That is why we cannot possibly understand how Mr. Bulgakov could repeat in his article (page 32, Nachalo, No. 3) these very ideas as i/in opposition to Kautsky! This is a   particularly striking example of this stern critic’s false exposition of the book he is subjecting to criticism. “It must not be forgotten,” Mr. Bulgakov says to Kautsky admonishingly, that “part of the values [which flow to the towns] returns to the countryside.” Anyone would think that Kautsky forgets this elementary truth. As a matter of fact Kautsky distinguishes between the flow of values (from the countryside to the town) with or without an equivalent re turn much more clearly than Mr. Bulgakov attempts to do. In the first place, Kautsky examines the “flow of commodity values from the country to the town without equivalent return (Gegenleistung)” (S. 210) (rent which is spent in the towns, taxes, interest on loans obtained in city banks) and justly regards this as the economic exploitation of the countryside by the town. Kautsky further discusses the question of the efflux of values with an equivalent return, i.e., the exchange of agricultural produce for manufactured goods. He says: “From the point of view of the law of value, this efflux does not signify the exploitation of agriculture[3] ; actually, however, in the same way as the above-mentioned factors, it leads to its agronomic (stofflichen) exploitation, to the impoverishment of the land in nutritive substances” (S. 211).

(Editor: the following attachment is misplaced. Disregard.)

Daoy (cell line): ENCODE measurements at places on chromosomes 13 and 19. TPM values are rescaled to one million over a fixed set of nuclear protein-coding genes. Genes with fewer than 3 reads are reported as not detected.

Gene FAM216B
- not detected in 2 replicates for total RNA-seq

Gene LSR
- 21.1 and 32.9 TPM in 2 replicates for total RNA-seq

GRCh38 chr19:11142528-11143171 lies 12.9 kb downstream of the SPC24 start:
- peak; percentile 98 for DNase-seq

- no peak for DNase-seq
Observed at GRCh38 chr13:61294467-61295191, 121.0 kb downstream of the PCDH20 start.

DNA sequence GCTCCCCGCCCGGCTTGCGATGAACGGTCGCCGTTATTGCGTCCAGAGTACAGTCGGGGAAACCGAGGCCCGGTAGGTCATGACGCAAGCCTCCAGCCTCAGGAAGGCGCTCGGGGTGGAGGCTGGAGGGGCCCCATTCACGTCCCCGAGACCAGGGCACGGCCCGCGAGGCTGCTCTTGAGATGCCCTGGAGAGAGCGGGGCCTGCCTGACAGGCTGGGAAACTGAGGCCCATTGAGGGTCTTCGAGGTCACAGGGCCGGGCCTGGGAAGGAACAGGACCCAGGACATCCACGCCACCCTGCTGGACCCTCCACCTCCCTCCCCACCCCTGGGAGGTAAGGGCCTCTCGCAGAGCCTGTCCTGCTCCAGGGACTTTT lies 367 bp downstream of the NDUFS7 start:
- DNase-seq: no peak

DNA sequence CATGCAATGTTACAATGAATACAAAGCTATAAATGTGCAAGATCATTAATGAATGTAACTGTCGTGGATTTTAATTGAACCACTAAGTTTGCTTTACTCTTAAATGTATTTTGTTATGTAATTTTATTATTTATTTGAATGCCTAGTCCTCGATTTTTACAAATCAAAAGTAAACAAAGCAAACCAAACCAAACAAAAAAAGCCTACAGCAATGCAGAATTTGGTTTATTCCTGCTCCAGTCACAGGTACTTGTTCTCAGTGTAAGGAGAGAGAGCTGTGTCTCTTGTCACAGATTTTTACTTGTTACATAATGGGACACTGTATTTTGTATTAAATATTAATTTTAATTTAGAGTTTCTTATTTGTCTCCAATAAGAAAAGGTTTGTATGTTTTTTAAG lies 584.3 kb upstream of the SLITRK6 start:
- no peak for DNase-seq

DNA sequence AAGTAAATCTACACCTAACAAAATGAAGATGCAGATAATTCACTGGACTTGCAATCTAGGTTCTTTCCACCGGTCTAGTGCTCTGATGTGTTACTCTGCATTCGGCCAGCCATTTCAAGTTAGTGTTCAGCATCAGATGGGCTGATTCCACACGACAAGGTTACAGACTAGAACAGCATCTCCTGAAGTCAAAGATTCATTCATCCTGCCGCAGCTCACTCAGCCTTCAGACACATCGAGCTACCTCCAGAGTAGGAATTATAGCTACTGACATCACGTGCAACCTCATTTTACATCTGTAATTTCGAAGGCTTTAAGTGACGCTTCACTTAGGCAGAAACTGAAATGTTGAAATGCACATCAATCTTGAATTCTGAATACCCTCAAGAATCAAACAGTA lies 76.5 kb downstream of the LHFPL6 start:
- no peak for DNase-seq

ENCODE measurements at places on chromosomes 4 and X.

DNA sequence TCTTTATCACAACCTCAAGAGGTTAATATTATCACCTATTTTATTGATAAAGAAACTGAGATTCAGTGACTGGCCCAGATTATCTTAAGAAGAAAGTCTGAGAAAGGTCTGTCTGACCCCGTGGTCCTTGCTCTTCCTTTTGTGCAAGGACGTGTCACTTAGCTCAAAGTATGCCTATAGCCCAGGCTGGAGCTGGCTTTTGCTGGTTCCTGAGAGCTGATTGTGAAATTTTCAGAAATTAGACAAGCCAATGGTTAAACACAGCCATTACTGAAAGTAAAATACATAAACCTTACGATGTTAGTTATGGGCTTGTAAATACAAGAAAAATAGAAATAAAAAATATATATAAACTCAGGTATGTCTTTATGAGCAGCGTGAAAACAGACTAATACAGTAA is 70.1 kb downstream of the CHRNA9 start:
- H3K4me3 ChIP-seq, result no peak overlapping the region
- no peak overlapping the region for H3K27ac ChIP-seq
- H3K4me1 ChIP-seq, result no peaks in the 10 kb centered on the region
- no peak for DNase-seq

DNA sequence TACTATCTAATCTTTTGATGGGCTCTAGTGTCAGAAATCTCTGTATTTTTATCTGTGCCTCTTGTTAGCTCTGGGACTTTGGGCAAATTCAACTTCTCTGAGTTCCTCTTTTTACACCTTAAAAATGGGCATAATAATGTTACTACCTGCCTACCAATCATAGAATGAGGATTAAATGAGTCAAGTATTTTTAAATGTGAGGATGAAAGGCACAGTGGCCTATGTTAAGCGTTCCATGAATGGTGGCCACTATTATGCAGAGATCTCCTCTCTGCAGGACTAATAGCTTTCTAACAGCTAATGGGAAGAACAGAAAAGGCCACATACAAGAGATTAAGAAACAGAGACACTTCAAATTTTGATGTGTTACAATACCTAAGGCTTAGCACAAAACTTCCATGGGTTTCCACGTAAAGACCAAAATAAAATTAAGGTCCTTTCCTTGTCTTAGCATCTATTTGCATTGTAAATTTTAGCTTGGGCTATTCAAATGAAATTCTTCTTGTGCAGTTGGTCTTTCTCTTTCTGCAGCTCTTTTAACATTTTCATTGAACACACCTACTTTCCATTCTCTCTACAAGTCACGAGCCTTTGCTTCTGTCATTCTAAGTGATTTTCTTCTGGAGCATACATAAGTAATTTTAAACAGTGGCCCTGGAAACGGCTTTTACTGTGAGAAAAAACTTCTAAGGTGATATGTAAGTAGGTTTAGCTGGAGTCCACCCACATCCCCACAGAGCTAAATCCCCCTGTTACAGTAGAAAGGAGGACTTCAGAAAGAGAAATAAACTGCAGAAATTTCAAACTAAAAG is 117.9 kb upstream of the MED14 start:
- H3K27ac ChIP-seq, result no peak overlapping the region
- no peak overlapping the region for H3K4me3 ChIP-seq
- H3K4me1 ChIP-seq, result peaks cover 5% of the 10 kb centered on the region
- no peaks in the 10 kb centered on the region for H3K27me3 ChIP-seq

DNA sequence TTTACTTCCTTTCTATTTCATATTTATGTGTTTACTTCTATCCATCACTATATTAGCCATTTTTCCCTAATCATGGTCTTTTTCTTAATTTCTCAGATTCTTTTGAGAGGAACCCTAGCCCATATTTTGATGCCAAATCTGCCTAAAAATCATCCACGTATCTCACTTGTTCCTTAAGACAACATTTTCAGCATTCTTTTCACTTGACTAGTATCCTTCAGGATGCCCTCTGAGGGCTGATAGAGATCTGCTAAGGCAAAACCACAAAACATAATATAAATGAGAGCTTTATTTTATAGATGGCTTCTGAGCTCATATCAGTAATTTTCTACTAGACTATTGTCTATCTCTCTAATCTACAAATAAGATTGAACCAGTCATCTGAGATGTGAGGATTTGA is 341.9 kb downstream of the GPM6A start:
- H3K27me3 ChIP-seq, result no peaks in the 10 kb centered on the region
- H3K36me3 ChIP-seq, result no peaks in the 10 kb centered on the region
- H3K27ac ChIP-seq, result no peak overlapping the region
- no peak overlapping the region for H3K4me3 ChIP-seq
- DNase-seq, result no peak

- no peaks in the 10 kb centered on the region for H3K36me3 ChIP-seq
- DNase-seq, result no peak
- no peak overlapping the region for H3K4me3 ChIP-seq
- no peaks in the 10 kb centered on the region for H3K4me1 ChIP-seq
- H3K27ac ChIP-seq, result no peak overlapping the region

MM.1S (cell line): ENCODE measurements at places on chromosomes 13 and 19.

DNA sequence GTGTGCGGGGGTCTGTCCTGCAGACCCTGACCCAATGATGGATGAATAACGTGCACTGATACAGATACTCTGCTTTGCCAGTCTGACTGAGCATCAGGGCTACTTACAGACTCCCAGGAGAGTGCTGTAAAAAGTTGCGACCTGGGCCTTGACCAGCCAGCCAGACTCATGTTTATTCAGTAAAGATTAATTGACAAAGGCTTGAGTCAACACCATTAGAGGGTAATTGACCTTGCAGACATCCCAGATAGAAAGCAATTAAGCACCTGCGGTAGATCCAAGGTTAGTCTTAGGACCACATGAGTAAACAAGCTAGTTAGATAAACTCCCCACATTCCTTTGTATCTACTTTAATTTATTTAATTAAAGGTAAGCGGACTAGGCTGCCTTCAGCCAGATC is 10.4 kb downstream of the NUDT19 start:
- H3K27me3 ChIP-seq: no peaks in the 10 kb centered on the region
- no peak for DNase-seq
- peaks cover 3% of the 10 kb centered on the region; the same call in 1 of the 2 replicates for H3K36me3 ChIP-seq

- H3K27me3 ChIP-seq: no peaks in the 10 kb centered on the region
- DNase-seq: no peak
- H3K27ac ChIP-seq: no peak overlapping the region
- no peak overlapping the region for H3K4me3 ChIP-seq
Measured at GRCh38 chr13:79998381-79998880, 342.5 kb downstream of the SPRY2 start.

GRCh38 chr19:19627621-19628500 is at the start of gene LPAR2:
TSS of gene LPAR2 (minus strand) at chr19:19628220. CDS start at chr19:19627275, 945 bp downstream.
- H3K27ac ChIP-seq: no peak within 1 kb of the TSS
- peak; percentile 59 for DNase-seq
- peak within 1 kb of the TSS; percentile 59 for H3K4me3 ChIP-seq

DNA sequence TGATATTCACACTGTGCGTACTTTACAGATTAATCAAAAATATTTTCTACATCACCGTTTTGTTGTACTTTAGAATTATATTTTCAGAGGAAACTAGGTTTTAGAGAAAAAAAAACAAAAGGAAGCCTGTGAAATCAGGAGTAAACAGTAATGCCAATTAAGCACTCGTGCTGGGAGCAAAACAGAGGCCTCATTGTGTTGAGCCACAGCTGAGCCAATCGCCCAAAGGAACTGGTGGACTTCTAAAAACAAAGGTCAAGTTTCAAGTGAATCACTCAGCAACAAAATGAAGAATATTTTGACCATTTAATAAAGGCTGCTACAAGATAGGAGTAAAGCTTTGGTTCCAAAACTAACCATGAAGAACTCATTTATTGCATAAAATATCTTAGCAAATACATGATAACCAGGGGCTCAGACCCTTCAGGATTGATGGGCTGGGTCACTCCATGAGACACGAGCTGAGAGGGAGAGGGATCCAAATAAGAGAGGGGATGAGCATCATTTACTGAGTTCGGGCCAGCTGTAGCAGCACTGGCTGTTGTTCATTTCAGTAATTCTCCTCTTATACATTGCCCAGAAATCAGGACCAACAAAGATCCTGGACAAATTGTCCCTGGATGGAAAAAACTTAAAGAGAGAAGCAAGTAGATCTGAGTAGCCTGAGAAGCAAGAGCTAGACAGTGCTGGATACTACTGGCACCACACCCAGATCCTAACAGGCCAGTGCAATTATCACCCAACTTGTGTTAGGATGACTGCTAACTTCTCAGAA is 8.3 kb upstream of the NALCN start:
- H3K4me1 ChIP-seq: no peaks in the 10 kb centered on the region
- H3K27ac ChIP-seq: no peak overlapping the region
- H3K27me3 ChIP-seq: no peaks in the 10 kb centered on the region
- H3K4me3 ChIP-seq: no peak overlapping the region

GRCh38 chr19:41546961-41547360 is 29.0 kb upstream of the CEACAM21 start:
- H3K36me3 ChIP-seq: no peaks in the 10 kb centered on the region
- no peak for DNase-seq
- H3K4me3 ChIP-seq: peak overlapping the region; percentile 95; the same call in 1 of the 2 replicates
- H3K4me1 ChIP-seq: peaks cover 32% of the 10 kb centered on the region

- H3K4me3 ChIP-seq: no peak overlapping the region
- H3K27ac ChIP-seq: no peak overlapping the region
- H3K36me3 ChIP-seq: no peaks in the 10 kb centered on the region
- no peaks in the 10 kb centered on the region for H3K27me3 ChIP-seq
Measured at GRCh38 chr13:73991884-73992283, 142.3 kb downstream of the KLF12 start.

As for the agronomic exploitation of the countryside by the town, here too Kautsky adheres to one of the fundamental propositions of the theory of Marx and Engels, i.e., that the antithesis between town and country destroys the necessary correspondence and interdependence between agriculture and industry, and that with the transition of capitalism to a higher form this antithesis must disappear.[4]   Mr. Bulgakov thinks that Kautsky’s opinion on the agronomic exploitation of the country by the town is a “strange” one; that, “at all events, Kautsky has here stepped on the soil of absolute fantasy” (sic!!!). What surprises us is that Mr. Bulgakov ignores the fact that Kautsky’s opinion, which he criticises, is identical with one of the fundamental ideas of Marx and Engels. The reader would be right in concluding that Mr. Bulgakov considers the idea of the abolition of the antithesis between town and country to be “absolute fantasy.” If such indeed is the critic’s opinion, then we emphatically disagree with him and go over to the side of “fantasy” (actually, not to the side of fantasy, of course, but to that of a more profound criticism of capitalism). The view that the idea of abolishing the antithesis between town and country is a fantasy is not new by any means. It is the ordinary view of the bourgeois economists. It has even been borrowed by several writers with a more profound outlook. For ex ample, Dühring was of the opinion that antagonism between town and country “is inevitable by the very nature of things.”